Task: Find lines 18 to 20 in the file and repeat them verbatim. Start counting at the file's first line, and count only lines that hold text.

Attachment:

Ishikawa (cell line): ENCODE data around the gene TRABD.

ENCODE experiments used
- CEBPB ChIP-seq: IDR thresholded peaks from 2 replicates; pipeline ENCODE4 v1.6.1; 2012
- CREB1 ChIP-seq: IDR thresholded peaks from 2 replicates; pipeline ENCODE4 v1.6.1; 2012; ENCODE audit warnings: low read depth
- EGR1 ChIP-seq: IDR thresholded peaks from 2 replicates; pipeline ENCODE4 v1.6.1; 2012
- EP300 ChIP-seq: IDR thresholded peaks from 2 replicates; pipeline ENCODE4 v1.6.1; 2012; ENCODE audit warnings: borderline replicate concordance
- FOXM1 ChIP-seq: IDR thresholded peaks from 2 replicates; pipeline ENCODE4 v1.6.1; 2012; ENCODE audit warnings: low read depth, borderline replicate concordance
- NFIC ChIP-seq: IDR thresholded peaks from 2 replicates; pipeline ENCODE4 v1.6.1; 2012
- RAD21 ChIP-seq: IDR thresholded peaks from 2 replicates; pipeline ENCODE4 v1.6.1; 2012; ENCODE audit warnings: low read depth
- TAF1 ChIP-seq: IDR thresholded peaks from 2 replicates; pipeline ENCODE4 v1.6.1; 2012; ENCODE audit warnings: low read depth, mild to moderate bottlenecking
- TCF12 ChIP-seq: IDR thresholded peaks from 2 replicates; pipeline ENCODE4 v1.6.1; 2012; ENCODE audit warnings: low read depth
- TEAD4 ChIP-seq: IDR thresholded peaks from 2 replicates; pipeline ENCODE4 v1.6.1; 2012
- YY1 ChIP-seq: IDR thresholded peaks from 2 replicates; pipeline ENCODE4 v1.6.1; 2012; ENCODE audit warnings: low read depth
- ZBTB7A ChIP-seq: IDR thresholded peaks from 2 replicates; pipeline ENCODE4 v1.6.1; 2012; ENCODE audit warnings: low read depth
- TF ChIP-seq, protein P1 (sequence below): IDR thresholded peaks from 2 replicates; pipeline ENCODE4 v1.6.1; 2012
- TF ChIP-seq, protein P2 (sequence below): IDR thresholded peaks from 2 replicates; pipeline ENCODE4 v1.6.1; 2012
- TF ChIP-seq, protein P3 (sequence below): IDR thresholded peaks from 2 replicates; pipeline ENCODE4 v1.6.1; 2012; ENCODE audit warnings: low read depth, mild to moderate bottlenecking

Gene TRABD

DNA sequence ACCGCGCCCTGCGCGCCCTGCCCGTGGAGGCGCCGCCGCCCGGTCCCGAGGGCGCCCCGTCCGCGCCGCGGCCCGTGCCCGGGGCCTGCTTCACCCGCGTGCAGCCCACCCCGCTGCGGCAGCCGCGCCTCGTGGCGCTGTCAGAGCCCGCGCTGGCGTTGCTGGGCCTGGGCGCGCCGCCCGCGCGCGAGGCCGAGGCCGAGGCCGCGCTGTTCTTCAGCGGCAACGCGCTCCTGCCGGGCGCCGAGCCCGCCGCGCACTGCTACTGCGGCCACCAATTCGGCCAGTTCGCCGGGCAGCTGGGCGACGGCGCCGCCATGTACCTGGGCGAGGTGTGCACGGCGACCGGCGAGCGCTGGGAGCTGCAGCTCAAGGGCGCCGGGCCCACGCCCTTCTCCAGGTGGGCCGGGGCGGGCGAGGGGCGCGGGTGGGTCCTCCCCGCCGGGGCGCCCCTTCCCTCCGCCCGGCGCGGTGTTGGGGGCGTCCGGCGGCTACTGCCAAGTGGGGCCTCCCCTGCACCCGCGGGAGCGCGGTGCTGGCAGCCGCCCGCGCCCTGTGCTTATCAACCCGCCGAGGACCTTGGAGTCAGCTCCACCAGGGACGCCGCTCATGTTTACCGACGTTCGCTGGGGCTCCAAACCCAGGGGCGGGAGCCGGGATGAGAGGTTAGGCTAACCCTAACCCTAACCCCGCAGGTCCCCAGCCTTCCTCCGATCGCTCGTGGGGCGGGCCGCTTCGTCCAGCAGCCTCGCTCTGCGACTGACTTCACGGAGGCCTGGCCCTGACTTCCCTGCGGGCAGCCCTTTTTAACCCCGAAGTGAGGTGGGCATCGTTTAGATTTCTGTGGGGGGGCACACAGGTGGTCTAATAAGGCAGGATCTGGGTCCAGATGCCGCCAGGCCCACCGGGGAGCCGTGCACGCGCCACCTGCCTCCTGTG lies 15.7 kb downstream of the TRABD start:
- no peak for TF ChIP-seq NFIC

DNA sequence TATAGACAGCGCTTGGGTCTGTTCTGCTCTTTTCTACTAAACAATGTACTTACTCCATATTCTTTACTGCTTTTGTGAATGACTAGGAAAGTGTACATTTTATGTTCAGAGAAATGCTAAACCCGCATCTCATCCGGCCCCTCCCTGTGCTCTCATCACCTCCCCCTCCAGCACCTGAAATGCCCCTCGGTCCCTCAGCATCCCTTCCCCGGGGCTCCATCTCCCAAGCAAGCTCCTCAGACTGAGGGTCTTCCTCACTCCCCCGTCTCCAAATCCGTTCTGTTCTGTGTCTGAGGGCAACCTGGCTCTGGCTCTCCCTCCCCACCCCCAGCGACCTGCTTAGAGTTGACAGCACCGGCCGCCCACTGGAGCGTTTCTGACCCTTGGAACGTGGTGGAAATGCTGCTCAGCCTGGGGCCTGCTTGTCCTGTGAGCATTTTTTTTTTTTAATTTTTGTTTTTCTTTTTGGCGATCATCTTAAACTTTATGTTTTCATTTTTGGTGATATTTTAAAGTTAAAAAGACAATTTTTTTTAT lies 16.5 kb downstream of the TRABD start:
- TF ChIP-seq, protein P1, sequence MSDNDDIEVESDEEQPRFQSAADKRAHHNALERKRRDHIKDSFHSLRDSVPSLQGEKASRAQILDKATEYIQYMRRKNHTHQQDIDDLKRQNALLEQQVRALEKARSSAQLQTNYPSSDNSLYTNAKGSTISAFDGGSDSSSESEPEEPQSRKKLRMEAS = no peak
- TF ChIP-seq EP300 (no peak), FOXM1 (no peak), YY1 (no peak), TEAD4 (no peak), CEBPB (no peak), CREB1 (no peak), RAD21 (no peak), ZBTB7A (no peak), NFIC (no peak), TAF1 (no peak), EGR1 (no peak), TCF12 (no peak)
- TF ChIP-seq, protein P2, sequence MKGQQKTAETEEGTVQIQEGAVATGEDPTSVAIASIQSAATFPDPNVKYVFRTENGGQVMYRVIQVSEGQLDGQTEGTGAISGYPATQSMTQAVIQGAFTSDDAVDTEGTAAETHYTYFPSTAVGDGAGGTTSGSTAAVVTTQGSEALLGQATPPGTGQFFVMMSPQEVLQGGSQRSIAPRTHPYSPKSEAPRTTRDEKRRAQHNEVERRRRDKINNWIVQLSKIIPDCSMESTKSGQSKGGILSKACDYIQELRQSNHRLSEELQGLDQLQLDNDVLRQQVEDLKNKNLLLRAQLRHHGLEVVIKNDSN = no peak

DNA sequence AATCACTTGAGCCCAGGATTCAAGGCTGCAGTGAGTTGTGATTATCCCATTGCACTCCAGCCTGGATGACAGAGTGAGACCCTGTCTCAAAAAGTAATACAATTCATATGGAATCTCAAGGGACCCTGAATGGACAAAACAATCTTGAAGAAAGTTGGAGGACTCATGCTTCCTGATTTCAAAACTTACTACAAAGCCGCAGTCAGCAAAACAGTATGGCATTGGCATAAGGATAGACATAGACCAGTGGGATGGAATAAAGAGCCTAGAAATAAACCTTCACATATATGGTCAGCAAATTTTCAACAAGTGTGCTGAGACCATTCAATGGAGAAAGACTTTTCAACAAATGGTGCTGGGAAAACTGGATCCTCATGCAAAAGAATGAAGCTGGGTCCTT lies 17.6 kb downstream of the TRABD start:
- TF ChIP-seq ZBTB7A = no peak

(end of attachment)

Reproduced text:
Gene TRABD

DNA sequence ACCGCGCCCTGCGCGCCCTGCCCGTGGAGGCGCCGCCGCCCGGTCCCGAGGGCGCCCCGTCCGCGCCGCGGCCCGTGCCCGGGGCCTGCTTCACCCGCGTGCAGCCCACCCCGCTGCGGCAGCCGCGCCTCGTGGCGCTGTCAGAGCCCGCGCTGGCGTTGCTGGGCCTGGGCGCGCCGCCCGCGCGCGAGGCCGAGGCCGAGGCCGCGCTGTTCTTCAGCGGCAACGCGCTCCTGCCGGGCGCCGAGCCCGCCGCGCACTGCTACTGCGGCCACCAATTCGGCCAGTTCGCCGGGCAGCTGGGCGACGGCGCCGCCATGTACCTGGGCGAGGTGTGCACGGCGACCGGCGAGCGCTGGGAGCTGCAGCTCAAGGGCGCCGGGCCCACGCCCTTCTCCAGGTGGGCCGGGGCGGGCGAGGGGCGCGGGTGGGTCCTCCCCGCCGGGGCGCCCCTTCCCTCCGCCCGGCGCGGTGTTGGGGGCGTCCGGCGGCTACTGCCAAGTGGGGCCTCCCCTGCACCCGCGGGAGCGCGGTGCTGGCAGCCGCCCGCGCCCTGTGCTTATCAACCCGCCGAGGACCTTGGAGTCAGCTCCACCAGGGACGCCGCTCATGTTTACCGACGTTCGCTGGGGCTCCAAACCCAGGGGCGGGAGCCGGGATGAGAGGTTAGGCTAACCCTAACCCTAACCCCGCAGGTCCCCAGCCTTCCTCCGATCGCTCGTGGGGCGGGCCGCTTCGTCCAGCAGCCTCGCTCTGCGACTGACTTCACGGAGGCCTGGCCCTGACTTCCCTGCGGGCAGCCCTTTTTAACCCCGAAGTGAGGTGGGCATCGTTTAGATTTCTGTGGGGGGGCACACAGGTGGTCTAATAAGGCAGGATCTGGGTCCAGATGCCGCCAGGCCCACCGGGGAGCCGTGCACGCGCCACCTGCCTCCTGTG lies 15.7 kb downstream of the TRABD start:
- no peak for TF ChIP-seq NFIC